Fun Learning With Map Apps!
Cartography is an old word that refers to the creation and study of maps. Given that maps have gone digital (like almost everything else), we wanted to give you a cartography update in this edition of the Roundup! Specifically, we wanted to show you diverse maps for teaching about climate change, plate tectonics, and ancient civilizations. Plus, once your students start to get a handle on the different places they can access with these maps, they can use the Tour Builder website to create an interactive presentation of the different places they found on the maps and researched!
As a reminder, each piece of edtech shared in this Roundup includes a link to App Ed Review, our database of app and website reviews. Each review we post includes an original description of an app or website, 3-5 ideas for using it in your classroom, and a comprehensive rating. Plus, our easy-to-use search tool will help you find just the technology you’re looking for! With that said, enjoy this month’s Roundup and never hesitate to reach out to us with questions or comments at email@example.com!
- Learning about plate tectonics is a hallmark of middle school science, and one of the best resources we found for it is the Plate Tectonics Map. No flashy name here, but this website does what it claims; it functions as a comprehensive resource for studying plate tectonics. With its interactive maps, timeline that shows the continents’ movement over time, and examples of forces that are strong enough to move continents, this website will definitely be a go-to resource for your classroom. A final feature we really like about this website is that it provides detailed information about plate tectonics that teachers can refer students when completing a project! As a result, this website scored high for its instructional implications based on our rubric. To learn more about this website and ways to use it in your classroom, click here!
- Climate Hot Map shows environmental impacts of pollution around the globe. The interactive map is produced by the Union of Concerned Scientists and demonstrates all the different places global warming impacts. With different layers covering global warming’s effects on people, fresh water, oceans, ecosystems, and temperature, students can sort through the different impacts and tour the world, reading mini articles linked to locations on how global warming is affecting that region. Solutions and links for those who would like to take action are available with each article blurb. Students can also browse the “See Impacts” and “Find Solutions” tabs to find information on climate change’s impacts on the globe and information on how different areas are responding to climate change. Scoring a 9.3 in Design and an 8 overall on our comprehensive rubric, Climate Hot Map has a ton of classroom applications. Check out the full review here.
- Tour Builder helps users create a navigable global map with location pins that explain or tell a story. Running on a Google Earth platform complete with the ability to upload images, videos, and text, Tour Builder offers users a template for creating interactive tours. Users pick each location and its order on the tour, zooming or moving the point of view to street view. Then, users add the multimedia content they desire. After adding the information for each stop, users can click “Add Location” to add a new stop on their global tour. When complete, users can click “Done Editing” and save their tour. A share feature allows users to share their tours via link or email, and the website also has a Gallery button with public tours created by other users. Scoring a 9.8 in Design, a 9 in Engagement, and a high 8.6 overall, Tour Builder is a great digital storytelling device for your classroom.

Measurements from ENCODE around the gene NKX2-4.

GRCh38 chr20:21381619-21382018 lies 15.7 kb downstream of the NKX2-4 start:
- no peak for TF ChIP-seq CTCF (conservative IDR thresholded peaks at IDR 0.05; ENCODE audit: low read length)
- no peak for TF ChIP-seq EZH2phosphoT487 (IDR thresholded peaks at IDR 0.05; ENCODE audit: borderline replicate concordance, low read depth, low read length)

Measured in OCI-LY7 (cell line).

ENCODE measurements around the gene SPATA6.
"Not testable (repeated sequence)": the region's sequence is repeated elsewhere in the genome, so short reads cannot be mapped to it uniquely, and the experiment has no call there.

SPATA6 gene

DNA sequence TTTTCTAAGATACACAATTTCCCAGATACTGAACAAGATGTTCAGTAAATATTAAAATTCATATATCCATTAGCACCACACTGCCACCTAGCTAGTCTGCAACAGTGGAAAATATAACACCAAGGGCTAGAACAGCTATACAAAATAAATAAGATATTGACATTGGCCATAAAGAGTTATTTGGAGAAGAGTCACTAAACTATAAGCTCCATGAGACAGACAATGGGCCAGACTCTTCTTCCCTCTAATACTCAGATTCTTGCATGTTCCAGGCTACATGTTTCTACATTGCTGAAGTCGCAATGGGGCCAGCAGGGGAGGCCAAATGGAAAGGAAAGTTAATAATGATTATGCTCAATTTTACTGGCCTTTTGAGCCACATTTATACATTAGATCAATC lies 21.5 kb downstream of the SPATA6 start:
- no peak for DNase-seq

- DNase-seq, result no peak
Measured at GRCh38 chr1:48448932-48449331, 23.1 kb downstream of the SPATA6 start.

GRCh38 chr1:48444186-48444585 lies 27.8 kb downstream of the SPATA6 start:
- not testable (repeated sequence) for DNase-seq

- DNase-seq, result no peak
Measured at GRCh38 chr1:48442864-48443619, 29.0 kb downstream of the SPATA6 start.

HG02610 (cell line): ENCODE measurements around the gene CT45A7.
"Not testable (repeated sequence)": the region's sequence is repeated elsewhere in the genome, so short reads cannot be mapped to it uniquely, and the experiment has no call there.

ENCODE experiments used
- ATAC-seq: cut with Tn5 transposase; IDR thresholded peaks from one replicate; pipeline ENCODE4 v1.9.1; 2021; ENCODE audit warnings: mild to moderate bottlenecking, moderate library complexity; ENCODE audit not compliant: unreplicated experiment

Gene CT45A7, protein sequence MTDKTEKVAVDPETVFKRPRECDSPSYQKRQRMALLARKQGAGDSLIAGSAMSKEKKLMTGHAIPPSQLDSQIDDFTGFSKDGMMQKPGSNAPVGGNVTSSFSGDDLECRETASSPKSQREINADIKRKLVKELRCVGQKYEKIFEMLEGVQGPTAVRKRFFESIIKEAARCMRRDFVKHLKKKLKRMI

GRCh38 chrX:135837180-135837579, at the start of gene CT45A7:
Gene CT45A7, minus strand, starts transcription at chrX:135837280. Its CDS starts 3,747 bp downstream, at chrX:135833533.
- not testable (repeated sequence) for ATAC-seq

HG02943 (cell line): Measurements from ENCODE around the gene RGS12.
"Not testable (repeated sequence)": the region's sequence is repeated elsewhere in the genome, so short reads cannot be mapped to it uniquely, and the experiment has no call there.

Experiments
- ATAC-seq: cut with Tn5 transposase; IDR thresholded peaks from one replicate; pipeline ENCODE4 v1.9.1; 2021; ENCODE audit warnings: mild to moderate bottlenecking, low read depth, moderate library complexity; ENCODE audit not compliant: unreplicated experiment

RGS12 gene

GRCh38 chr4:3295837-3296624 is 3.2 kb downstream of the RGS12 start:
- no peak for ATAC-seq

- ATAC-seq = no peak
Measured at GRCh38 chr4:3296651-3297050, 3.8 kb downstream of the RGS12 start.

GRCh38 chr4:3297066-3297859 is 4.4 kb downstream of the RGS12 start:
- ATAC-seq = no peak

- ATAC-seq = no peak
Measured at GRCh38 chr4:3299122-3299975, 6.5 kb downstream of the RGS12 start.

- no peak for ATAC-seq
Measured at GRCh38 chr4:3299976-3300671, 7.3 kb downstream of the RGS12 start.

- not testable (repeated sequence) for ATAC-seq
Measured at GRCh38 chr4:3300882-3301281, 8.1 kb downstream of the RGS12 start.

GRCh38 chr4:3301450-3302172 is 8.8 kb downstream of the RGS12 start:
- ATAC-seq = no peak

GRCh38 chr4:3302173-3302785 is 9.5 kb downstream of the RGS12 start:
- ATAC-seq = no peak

- TimeMaps is an original resource because it lets students view the rise and fall of different civilizations, empires, and societies on a map as they adjust a corresponding timeline. Though the technology is not at the “breakthrough” caliber, the website does package all its content in an easy-to-use platform. In addition, students can click on different parts of the website to access information about the content they are exploring. With great content, the value in this website is that teachers can use it to teach about a variety of civilization. One idea we had is for world history teachers to preview upcoming units by having their students explore what is happening in the world at the time when the unit beings. For example, if students are going to be studying the Roman Empire, they could take a macro view of the world to help understand the global context for the upcoming unit. Plus, with all its content and a high score for its interactivity, teachers will have no problem pairing this resource with learning activities. If you want to see some of those activities, just click here!
That’s all for this month’s Roundup. If you would like more information about any of the apps mentioned here or that are on the App Ed Review website, please contact us at firstname.lastname@example.org. And remember, cartography is still cool, especially in a digital format!